JX: We never set out to do that. We never set out to move people. Like how could you? It’s not like I set out like, “Okay, today I am going to touch everyone!” When you leave yourself open to judgement, you show your inner-emotions sometimes it can be hard and not received in the best way. So to be able to do something so many years ago and be looked upon as a hero to some and now all these years later, to still remain that after showing a side of us, a side of me, that no one really knew, this kid that everyone looked up to went through this and to still be looked upon as courageous and still that same hero is priceless. So, I’ll take it.
SC: You mentioned that you didn’t realize that you had that sort of impact at the time.
SG: No, no. Of course not. I wish I would’ve known. We didn’t know. We all were just innocent, hungry, talented dancers. And we were being ourselves. We didn’t know there were any rules. And the kiss between Gabel and myself, it was just an innocent kiss. And passionate. We didn’t do it to say, “Look we’re two guys and can kiss.” Also, it was not cool to be gay in 1990. Now, everybody is gay. It’s like the thing to do … Everybody is gay all of the sudden! But none of us had any idea what an impact it would have. And I didn’t even realize until years later. Like 2000 or the end of 1999, that’s when we started realizing, “Oh my God, we did make a difference.” But I think it was so innocent. And I think that’s why it has more power.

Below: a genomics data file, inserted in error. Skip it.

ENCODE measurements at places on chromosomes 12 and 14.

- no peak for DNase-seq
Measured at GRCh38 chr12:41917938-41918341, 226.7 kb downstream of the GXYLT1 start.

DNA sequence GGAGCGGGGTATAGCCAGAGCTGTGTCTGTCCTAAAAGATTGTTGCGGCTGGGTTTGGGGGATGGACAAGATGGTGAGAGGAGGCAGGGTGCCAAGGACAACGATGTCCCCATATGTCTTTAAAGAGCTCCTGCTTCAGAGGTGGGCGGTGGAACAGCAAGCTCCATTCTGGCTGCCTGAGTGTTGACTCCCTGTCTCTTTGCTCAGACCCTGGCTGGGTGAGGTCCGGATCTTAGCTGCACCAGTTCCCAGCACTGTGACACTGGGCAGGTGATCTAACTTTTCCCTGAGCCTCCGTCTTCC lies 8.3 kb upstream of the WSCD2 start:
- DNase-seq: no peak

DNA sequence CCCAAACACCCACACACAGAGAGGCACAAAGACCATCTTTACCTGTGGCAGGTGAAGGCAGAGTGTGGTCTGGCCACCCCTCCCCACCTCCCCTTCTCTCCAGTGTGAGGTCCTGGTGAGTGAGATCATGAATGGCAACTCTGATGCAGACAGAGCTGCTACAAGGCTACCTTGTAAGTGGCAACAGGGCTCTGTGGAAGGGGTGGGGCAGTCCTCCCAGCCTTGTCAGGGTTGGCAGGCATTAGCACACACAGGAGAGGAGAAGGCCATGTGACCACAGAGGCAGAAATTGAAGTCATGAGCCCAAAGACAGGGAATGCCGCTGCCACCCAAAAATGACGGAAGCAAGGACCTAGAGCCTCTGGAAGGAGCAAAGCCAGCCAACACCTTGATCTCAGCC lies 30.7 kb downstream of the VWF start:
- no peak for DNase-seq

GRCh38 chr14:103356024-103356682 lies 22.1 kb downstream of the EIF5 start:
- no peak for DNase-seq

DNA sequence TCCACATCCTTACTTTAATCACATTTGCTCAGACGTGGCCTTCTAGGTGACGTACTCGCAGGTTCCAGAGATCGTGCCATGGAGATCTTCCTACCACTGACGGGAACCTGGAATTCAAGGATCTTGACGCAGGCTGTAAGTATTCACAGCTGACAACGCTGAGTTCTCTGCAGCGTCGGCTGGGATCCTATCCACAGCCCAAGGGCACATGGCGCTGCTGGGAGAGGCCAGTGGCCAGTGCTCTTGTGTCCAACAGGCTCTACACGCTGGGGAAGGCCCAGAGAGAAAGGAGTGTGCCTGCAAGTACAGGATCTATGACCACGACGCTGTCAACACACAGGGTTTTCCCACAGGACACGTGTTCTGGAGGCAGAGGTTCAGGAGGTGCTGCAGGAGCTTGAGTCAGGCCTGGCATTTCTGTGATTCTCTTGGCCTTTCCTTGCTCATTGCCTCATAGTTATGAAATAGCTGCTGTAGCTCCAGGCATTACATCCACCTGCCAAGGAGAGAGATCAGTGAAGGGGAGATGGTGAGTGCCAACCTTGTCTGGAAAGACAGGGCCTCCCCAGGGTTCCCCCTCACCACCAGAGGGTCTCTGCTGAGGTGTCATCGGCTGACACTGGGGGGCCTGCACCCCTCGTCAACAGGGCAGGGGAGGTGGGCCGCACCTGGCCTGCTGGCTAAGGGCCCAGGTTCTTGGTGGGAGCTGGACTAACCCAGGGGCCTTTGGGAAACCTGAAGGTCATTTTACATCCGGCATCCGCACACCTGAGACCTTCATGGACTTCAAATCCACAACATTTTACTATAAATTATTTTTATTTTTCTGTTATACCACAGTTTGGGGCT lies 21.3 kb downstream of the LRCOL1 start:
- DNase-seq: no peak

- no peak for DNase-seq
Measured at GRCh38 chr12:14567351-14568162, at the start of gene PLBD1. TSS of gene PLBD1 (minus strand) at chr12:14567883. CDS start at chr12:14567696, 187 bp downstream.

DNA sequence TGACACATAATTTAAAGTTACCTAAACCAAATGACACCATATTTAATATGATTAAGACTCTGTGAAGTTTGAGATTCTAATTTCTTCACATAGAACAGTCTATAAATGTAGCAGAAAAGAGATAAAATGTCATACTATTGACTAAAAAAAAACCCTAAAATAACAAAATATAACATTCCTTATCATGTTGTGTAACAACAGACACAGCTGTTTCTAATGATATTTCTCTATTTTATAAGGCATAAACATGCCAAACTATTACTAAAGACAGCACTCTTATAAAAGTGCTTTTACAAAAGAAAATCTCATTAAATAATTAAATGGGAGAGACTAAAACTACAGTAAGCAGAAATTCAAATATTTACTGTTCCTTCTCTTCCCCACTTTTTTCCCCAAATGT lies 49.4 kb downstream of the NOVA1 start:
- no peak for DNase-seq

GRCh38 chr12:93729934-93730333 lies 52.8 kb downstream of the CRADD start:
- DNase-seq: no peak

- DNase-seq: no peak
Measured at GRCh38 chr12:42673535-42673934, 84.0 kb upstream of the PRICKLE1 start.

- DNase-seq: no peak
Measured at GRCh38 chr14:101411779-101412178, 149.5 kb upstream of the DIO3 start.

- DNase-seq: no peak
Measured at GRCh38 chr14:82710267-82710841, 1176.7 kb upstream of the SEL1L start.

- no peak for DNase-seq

JX: It’s amazing man, it really is. Like who does that? I can’t be more rich in that. People always say, “You know, they sued her. Did she pay you?” It wasn’t even about that, to be honest. I got the chance to express my artistry and create. But the fact that I’ve touched and moved so many people with just my being and my art and my talent and still to be respected for it today … Wow! That’s rich. I’m so rich in that. It’s been great. It really has.
SC: So do you have a message for the people that you’ve inspired through both this film and also “Truth or Dare”?
JX: I want to say that, now that I am aware that I’ve touched so many and inspired so many, I feel like I am so inspired. It inspires me to want to do more and continue. It lets me know that what I am doing was right from the beginning. I want people to know that everyone is someone. And everyone matters. And we’re all the same. Fight for what you believe in. I did and I was being myself and my dreams came true being myself. Don’t feel like you have to be something that you’re not in order to be adulated and loved and looked upon and respected for whatever you do. You matter. No matter what color, what sex, what age. We all matter. It’s special to be different. I want everybody to take that too when they see “Strike a Pose” and when they remember us.